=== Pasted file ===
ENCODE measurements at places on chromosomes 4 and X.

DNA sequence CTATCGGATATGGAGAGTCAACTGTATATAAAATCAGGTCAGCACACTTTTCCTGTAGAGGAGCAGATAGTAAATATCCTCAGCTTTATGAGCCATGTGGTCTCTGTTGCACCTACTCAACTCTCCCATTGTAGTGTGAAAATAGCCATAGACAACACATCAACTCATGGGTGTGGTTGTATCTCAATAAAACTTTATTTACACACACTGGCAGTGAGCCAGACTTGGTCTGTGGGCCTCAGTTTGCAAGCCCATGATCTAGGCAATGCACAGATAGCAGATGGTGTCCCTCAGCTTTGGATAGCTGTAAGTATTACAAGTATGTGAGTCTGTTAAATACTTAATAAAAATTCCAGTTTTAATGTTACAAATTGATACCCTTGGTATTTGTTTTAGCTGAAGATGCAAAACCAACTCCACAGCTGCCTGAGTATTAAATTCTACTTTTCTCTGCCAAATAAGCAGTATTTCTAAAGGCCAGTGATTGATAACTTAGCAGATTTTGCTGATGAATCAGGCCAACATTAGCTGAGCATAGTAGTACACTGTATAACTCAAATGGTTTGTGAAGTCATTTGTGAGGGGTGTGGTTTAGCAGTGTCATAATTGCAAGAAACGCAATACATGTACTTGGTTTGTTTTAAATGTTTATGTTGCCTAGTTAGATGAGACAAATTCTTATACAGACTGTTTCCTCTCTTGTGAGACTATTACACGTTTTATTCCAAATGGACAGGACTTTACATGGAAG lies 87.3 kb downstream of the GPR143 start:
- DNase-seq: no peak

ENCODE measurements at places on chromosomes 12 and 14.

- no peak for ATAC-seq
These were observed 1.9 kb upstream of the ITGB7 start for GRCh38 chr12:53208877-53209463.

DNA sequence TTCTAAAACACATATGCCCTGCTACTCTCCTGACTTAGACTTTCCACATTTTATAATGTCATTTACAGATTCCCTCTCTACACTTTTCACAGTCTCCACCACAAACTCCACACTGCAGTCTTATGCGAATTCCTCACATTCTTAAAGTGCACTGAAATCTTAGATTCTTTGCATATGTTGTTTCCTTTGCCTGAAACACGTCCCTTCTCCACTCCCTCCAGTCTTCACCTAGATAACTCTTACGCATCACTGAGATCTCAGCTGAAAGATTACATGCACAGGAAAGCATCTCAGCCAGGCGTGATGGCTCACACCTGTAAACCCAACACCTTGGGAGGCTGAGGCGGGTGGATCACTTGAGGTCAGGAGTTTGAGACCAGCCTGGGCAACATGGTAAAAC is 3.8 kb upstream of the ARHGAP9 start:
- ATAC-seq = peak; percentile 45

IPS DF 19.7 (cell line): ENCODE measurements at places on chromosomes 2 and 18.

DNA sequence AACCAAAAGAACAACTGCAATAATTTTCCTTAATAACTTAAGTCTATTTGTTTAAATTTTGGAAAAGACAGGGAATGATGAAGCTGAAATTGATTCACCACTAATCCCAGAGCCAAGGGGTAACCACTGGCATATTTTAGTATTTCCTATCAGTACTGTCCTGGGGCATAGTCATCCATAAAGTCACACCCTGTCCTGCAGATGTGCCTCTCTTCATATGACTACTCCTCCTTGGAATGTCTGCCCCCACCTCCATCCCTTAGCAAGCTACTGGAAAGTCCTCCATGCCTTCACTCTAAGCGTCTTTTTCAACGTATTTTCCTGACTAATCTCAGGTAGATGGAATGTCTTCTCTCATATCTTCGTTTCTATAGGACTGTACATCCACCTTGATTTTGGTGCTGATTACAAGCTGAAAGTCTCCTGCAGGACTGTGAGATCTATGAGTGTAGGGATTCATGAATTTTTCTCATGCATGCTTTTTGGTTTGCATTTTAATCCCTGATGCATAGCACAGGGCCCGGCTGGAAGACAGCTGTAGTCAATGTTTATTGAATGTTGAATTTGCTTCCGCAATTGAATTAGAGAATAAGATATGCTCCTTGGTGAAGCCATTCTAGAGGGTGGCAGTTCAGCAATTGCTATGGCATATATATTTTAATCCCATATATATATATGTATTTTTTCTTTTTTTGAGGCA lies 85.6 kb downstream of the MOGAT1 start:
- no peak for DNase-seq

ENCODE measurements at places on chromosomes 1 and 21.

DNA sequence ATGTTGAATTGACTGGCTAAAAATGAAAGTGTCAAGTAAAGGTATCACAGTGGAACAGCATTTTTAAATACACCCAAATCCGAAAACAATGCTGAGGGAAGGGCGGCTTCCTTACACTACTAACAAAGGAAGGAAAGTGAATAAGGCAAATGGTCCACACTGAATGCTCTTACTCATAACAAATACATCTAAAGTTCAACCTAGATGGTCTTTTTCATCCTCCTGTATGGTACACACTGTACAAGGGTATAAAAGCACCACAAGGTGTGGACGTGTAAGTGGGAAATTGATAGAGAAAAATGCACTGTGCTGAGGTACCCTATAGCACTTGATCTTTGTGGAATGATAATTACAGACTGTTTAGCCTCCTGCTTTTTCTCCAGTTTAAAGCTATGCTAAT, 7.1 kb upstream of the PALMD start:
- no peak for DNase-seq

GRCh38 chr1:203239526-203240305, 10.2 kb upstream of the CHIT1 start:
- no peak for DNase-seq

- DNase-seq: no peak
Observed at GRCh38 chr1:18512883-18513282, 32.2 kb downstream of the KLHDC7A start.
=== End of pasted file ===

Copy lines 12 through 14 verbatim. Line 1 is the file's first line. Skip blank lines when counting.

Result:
ENCODE measurements at places on chromosomes 1 and 21.

DNA sequence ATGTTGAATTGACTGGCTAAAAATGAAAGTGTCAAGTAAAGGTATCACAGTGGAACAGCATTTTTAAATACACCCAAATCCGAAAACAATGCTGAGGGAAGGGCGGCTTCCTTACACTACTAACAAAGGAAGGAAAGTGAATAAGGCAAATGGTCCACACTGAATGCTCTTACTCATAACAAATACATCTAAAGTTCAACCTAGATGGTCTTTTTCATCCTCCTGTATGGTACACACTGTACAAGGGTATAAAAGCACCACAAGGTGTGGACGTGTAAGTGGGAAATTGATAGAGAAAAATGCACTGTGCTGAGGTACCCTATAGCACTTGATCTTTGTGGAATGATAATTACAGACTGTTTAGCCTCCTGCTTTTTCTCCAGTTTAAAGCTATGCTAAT, 7.1 kb upstream of the PALMD start:
- no peak for DNase-seq